Non-haul Book Haul

So, in those moments when I’ve just put both kids down for a nap and I’m exhausted, but shouldn’t nap because I have things to do, but also don’t quite have the energy to do those things at the moment, I sometimes wile away a bit of time watching Booktube videos. While much of Booktube seems to focus chiefly on YA books (not my usual genre) I just really love watching people discuss books. And I like watching their book hauls too. It gets me so excited about reading.
It reminds me of when I was a kid. We lived a brisk 10-15 minute walk from a small local library in my home city and, of summers, we would go there and just stack our arms with all we could carry, and walk home…we would grab more than a 10 year old could reasonably get through in the two-week time period. But, either way, I would walk home and show my mom each and every one of the books I got with the same giddy excitement I recognize in many booktuber’s eyes as they do their book hauls: the books they bought, received as ARCs, or were given as gifts.
Of course, it made me want to go to a library or a used books store or ANYWHERE and stack books high up to my chin. But since the library is not the most convenient trip to take at the moment, and one cannot just buy books willy-nilly, I decided to do the practical thing and do a monthly “haul” of my own bookshelves. I have quite a number on my shelves that I have not read, and I am going to pretend each month that they are brand new books (which, in the meaningful sense, they are!).
Moreover I am going to present my “haul” to my husband, who will probably smile and roll his eyes a little and say “I already knew you had that book” or “You’ve already told me about that book.” However silly that may seem (and it is undoubtedly silly) it actually does give me that fresh, just-got-back-from-the-library excitement. Plus, it’s motivation to get through more books in a month than I’d originally intended.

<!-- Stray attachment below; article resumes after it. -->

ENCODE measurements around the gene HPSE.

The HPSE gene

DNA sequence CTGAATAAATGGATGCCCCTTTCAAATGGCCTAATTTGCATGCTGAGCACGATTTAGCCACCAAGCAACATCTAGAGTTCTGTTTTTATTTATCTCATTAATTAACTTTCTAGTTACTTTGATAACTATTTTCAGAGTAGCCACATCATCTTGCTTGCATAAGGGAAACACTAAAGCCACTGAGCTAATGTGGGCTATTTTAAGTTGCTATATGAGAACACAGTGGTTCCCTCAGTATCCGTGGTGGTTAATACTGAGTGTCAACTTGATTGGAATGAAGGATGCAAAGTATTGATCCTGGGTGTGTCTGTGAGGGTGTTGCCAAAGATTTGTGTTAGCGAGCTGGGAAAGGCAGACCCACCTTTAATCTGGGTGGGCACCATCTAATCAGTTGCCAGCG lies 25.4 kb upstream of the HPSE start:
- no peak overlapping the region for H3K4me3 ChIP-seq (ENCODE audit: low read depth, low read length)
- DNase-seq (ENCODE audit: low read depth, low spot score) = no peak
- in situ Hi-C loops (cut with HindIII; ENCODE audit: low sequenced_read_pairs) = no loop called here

And, although I have just said that this is silly, maybe it’s not quite so silly, because I am reminded of something C.S. Lewis said–I think it was in Surprised by Joy–about the thrill of those brown paper packages which contained new and exciting books. This is a time-tried pleasure, clearly. It’s hard not to get excited. Of course, there have been books I was giddy for that ended up being extremely disappointing, but there have also been books I picked up with a shrug and casual interest that ended up making me cry, or sticking with me for years and years.
So here ’tis. I scanned my shelves and picked these books for the month of April. (I am still reading The Brothers Karamazov, The Republic of Fear, and المجتمع العراقي throughout, bit by bit, until I finish them).
  1. Three Parts Dead, by Max Gladstone: I’ve heard good things about this and, while I am NOT a fan of urban fantasy, I’m going to give it a shot.
  2. The Slave, by Isaac Bashevis Singer: Historical fictions set in 17th century Poland about a “devout captive Jew who falls in love with his master’s daughter.” I know nothing else. Found it for 3 dollars in an airport years ago, then never read it.
  3. Brave New World, by Aldous Huxley: Classic dystopian about the way in which empty pleasure and distraction can tyrannize and destroy quite as thoroughly as force, violence, or war. Always wanted to read it, so now I will. If I like it–well, and even if I don’t–I have another Huxley on my shelf from years ago.
  4. Saddam’s Secrets, by Georges Sada: From the front cover “How an Iraqi General defied and survived Saddam Hussein.” Was a gift from friends, signed by the author.
  5. Letters to Malcom, Chiefly on Prayer, by C.S. Lewis: My favorite author, and a book of his I have not read. Enough said : )
If I can get into the groove of doing this every month while simultaneously reading the big ones in the background (Middlemarch comes after B. Karamazov!) then I will have worked my way through much of my own shelves and far outstripped my current goodreads goal!
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